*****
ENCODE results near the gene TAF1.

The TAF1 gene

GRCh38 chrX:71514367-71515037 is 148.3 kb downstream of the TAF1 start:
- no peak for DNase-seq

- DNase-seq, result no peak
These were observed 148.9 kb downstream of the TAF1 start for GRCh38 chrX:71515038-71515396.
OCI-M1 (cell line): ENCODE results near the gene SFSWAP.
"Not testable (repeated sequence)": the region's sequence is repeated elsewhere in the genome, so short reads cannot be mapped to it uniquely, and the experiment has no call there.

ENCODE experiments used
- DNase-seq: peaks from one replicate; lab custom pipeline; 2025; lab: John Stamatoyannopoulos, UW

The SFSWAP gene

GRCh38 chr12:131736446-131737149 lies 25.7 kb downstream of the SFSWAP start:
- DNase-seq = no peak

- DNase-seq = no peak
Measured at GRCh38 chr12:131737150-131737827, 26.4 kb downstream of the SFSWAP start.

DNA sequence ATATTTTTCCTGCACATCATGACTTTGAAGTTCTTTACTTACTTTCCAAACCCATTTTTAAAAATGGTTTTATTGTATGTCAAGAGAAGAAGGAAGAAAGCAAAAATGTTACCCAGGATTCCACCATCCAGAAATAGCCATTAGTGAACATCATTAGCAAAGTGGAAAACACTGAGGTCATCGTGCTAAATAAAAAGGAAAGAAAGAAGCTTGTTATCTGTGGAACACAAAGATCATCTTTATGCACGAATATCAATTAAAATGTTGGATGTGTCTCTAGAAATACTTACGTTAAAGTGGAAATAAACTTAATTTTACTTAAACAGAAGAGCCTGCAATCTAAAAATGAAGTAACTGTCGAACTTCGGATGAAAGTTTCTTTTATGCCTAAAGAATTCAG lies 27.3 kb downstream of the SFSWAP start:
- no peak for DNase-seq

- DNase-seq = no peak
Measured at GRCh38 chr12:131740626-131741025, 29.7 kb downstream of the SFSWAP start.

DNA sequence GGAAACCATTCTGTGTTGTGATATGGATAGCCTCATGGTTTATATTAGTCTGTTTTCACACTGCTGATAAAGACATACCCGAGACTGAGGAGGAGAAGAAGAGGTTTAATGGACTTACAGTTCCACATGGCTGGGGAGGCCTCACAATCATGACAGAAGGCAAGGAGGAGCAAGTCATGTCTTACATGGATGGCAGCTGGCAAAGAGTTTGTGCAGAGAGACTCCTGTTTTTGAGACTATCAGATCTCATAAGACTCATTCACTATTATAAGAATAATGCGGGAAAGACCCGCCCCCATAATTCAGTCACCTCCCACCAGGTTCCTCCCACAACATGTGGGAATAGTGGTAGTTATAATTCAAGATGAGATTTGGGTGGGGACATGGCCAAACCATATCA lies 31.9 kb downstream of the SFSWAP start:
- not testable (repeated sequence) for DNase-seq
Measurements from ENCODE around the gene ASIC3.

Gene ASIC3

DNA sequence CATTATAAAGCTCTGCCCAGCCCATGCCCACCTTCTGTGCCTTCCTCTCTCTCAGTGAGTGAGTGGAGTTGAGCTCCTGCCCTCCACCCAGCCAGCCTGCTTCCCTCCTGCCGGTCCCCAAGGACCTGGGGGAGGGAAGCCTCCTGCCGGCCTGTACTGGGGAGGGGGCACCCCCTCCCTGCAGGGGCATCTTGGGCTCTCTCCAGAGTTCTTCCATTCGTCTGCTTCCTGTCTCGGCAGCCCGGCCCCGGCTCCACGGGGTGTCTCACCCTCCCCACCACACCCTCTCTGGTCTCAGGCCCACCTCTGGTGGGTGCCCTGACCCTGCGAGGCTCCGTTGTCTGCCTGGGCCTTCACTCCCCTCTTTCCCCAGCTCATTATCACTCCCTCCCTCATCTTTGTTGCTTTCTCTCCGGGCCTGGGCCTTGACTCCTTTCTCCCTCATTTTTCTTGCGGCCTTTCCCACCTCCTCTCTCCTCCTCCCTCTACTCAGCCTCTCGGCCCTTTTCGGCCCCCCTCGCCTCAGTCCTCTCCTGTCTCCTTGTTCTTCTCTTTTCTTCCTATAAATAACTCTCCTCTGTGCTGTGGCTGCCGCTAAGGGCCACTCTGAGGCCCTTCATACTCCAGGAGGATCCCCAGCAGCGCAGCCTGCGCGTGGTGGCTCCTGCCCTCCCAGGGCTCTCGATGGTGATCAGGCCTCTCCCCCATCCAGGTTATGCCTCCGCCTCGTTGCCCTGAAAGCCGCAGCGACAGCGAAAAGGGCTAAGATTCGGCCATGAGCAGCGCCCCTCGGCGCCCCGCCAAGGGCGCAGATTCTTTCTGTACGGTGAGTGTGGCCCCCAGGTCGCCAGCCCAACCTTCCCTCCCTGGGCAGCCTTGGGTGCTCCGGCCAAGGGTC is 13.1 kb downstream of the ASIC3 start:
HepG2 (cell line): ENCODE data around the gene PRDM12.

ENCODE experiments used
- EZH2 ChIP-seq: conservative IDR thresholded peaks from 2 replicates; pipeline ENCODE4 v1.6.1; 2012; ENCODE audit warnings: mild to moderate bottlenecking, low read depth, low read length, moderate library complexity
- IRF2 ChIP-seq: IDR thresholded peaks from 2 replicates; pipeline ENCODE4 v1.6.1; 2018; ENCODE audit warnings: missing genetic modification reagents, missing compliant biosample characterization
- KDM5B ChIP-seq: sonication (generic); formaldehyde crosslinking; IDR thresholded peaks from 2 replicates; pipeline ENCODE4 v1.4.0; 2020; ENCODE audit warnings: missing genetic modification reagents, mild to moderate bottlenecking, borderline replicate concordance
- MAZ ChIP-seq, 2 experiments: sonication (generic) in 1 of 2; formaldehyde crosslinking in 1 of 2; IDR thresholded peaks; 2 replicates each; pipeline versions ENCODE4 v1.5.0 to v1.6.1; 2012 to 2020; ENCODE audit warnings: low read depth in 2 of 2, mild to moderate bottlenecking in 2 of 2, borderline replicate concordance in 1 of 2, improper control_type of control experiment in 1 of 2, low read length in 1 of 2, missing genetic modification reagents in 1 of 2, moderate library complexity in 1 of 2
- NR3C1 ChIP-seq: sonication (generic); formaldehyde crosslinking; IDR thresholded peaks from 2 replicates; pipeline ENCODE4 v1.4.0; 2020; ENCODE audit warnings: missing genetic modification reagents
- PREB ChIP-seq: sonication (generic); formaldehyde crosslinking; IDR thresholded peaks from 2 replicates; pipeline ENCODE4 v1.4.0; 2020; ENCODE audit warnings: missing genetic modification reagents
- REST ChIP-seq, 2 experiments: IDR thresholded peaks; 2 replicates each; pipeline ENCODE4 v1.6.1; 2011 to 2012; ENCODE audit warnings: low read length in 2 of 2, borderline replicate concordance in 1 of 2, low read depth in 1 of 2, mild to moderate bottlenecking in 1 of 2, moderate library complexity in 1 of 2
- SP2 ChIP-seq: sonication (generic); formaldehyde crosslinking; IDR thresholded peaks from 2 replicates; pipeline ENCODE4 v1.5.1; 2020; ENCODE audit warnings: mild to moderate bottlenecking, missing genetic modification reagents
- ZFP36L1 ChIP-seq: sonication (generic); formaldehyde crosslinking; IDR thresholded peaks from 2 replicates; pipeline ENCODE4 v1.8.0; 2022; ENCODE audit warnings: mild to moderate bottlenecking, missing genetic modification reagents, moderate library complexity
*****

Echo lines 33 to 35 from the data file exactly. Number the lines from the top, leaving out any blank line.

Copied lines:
- REST ChIP-seq, 2 experiments: IDR thresholded peaks; 2 replicates each; pipeline ENCODE4 v1.6.1; 2011 to 2012; ENCODE audit warnings: low read length in 2 of 2, borderline replicate concordance in 1 of 2, low read depth in 1 of 2, mild to moderate bottlenecking in 1 of 2, moderate library complexity in 1 of 2
- SP2 ChIP-seq: sonication (generic); formaldehyde crosslinking; IDR thresholded peaks from 2 replicates; pipeline ENCODE4 v1.5.1; 2020; ENCODE audit warnings: mild to moderate bottlenecking, missing genetic modification reagents
- ZFP36L1 ChIP-seq: sonication (generic); formaldehyde crosslinking; IDR thresholded peaks from 2 replicates; pipeline ENCODE4 v1.8.0; 2022; ENCODE audit warnings: mild to moderate bottlenecking, missing genetic modification reagents, moderate library complexity